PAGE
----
Diane Iris Ferber, executive director of The Collaborative Center for Learning and Development, reminded those in attendance that it is “not just the academic child who is applying, but the whole child.”

Leading up to senior year are “transition years” for these students who are all developmentally at different stages.

The added pressure of applying to college can increase levels of stress, especially for children who are already anxious or over-scheduled.

Parents can help to defuse tension by keeping their own emotions in check.

“Your kids are watching you,” Ferber cautioned. She also suggested that parents cultivate an ongoing conversation with their children by making an appointment to touch base at least once a week.

Find the School that’s the Right Fit

“It’s not about getting into college, it’s about being successful in college,” she added. “If your child is in the right school with the right options, then that fit goes a long way.”

The “right fit” may not necessarily be the school a student starts at. In fact, Dolan shared that 30 percent of college students transfer.

Of course, the goal is to avoid the need to transfer. To that end, Donovan summed up Greenwich Education Group’s approach in the college planning process: “We like to work with students early on so that we can learn about, understand, and build on their individual interests. We are laser-focused in the process.”

See the Slide Presentation

The presentation, Anxiety and the College Application Process, can be found here (scroll down to the image below and start clicking on the arrows). You’ll also see links to other advice about the college application process.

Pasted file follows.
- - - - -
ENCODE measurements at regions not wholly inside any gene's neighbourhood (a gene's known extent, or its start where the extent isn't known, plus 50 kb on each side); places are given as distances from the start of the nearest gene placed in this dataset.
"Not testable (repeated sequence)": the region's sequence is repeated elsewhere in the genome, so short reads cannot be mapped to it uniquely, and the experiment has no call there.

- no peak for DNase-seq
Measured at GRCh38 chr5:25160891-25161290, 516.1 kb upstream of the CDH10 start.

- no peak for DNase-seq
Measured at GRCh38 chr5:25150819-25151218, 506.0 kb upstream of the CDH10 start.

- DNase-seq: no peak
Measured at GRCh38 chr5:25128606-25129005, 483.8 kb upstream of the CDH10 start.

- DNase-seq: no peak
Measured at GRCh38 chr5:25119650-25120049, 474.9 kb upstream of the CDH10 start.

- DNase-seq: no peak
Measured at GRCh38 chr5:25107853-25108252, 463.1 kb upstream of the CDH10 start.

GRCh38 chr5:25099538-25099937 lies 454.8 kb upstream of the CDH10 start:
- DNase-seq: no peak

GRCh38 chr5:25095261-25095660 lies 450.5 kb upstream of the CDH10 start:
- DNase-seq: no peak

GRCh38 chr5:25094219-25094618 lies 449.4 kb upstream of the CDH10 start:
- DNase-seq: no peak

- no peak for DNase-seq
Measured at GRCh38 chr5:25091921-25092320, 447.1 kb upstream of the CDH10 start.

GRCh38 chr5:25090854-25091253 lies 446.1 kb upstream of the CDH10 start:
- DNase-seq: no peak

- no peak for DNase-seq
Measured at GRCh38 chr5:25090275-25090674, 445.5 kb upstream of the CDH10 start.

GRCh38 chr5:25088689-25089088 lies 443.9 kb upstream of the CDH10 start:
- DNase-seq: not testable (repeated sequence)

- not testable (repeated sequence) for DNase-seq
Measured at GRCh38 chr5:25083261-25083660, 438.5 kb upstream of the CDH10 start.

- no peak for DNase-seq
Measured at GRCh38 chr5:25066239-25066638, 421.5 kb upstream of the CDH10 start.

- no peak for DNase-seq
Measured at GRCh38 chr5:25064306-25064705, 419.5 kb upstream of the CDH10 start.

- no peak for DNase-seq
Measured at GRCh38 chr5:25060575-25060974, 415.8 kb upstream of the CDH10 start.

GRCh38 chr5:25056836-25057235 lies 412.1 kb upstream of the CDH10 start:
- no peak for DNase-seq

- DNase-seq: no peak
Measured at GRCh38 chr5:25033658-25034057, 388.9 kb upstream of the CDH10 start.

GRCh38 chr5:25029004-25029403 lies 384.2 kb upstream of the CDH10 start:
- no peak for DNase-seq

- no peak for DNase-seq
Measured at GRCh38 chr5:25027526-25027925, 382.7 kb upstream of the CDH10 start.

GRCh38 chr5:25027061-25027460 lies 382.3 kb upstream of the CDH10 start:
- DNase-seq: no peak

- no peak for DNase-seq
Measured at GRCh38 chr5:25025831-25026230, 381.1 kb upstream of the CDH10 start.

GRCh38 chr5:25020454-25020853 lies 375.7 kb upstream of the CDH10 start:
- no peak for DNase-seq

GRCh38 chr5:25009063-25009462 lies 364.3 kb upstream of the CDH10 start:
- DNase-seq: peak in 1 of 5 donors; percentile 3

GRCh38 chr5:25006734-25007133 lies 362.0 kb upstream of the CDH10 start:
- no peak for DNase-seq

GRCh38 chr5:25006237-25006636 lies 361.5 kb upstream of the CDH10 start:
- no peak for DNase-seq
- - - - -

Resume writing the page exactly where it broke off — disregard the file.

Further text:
Anxiety and college applications Greenwich Education Group

Image from the Greenwich Education Group website

Scroll down the Web page titled “College Consulting” on the Greenwich Education Group’s website and click on the arrows around this image to see the slide presentation from this meeting.

For More Information

For more information, or to schedule a consultation, please contact College Admissions Consultant, AnneMarie Hesser, via email: or phone: 203-489-5125.

Greenwich Education Group, a US Small Business Administration Award winner, is a multi-divisional educational organization that strives to support every facet of a child’s academic, social, and emotional development. Our NEASC-accredited day schools (Links Academy, The Pinnacle School, and The Spire School) offer individualized instruction to an array of learners. Our curricula and teaching methods are as diverse as our students.

Additionally, GEG offers ancillary services, including tutoring, standardized test preparation, educational consulting, and college counseling. Sessions take place in our centers, in home, and online. Specialized services for differentiated learners of all ages are delivered at our Collaborative Center for Learning and Development.